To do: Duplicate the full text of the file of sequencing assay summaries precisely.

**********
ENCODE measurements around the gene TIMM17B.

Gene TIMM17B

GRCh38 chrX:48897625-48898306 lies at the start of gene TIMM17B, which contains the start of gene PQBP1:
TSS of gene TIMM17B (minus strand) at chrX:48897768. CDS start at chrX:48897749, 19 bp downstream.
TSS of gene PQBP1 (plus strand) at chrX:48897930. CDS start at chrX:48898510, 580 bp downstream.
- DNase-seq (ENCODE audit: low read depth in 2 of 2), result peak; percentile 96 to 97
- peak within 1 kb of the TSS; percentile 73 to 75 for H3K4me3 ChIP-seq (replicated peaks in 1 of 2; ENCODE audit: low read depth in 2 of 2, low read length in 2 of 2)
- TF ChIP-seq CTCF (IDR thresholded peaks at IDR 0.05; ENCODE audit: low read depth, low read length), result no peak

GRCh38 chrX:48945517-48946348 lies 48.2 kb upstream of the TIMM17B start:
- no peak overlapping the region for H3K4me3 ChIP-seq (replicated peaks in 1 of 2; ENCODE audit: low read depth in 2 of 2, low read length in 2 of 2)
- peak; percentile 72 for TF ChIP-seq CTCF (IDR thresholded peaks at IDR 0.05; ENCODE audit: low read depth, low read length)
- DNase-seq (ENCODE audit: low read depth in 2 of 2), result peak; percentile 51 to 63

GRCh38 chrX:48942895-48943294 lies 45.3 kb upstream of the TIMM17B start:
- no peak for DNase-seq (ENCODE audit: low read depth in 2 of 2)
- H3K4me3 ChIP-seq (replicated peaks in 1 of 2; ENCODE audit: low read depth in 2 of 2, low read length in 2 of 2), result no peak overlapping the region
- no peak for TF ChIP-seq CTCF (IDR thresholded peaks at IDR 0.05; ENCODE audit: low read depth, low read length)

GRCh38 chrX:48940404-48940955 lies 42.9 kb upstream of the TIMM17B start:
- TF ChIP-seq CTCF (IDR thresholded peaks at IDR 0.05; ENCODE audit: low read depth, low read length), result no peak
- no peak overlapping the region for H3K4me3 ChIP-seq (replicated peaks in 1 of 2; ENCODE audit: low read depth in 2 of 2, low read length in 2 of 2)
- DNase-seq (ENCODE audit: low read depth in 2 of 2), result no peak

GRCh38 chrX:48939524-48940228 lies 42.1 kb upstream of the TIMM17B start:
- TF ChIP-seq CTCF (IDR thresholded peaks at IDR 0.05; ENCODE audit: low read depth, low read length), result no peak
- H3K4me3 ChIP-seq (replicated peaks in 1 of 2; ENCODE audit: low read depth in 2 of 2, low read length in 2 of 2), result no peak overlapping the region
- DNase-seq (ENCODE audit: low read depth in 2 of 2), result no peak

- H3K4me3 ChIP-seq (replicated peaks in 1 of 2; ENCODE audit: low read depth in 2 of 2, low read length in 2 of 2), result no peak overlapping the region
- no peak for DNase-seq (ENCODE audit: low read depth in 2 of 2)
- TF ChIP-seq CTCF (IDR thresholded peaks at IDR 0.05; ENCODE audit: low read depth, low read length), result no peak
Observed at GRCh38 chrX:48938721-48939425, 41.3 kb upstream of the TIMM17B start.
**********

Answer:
ENCODE measurements around the gene TIMM17B.

Gene TIMM17B

GRCh38 chrX:48897625-48898306 lies at the start of gene TIMM17B, which contains the start of gene PQBP1:
TSS of gene TIMM17B (minus strand) at chrX:48897768. CDS start at chrX:48897749, 19 bp downstream.
TSS of gene PQBP1 (plus strand) at chrX:48897930. CDS start at chrX:48898510, 580 bp downstream.
- DNase-seq (ENCODE audit: low read depth in 2 of 2), result peak; percentile 96 to 97
- peak within 1 kb of the TSS; percentile 73 to 75 for H3K4me3 ChIP-seq (replicated peaks in 1 of 2; ENCODE audit: low read depth in 2 of 2, low read length in 2 of 2)
- TF ChIP-seq CTCF (IDR thresholded peaks at IDR 0.05; ENCODE audit: low read depth, low read length), result no peak

GRCh38 chrX:48945517-48946348 lies 48.2 kb upstream of the TIMM17B start:
- no peak overlapping the region for H3K4me3 ChIP-seq (replicated peaks in 1 of 2; ENCODE audit: low read depth in 2 of 2, low read length in 2 of 2)
- peak; percentile 72 for TF ChIP-seq CTCF (IDR thresholded peaks at IDR 0.05; ENCODE audit: low read depth, low read length)
- DNase-seq (ENCODE audit: low read depth in 2 of 2), result peak; percentile 51 to 63

GRCh38 chrX:48942895-48943294 lies 45.3 kb upstream of the TIMM17B start:
- no peak for DNase-seq (ENCODE audit: low read depth in 2 of 2)
- H3K4me3 ChIP-seq (replicated peaks in 1 of 2; ENCODE audit: low read depth in 2 of 2, low read length in 2 of 2), result no peak overlapping the region
- no peak for TF ChIP-seq CTCF (IDR thresholded peaks at IDR 0.05; ENCODE audit: low read depth, low read length)

GRCh38 chrX:48940404-48940955 lies 42.9 kb upstream of the TIMM17B start:
- TF ChIP-seq CTCF (IDR thresholded peaks at IDR 0.05; ENCODE audit: low read depth, low read length), result no peak
- no peak overlapping the region for H3K4me3 ChIP-seq (replicated peaks in 1 of 2; ENCODE audit: low read depth in 2 of 2, low read length in 2 of 2)
- DNase-seq (ENCODE audit: low read depth in 2 of 2), result no peak

GRCh38 chrX:48939524-48940228 lies 42.1 kb upstream of the TIMM17B start:
- TF ChIP-seq CTCF (IDR thresholded peaks at IDR 0.05; ENCODE audit: low read depth, low read length), result no peak
- H3K4me3 ChIP-seq (replicated peaks in 1 of 2; ENCODE audit: low read depth in 2 of 2, low read length in 2 of 2), result no peak overlapping the region
- DNase-seq (ENCODE audit: low read depth in 2 of 2), result no peak

- H3K4me3 ChIP-seq (replicated peaks in 1 of 2; ENCODE audit: low read depth in 2 of 2, low read length in 2 of 2), result no peak overlapping the region
- no peak for DNase-seq (ENCODE audit: low read depth in 2 of 2)
- TF ChIP-seq CTCF (IDR thresholded peaks at IDR 0.05; ENCODE audit: low read depth, low read length), result no peak
Observed at GRCh38 chrX:48938721-48939425, 41.3 kb upstream of the TIMM17B start.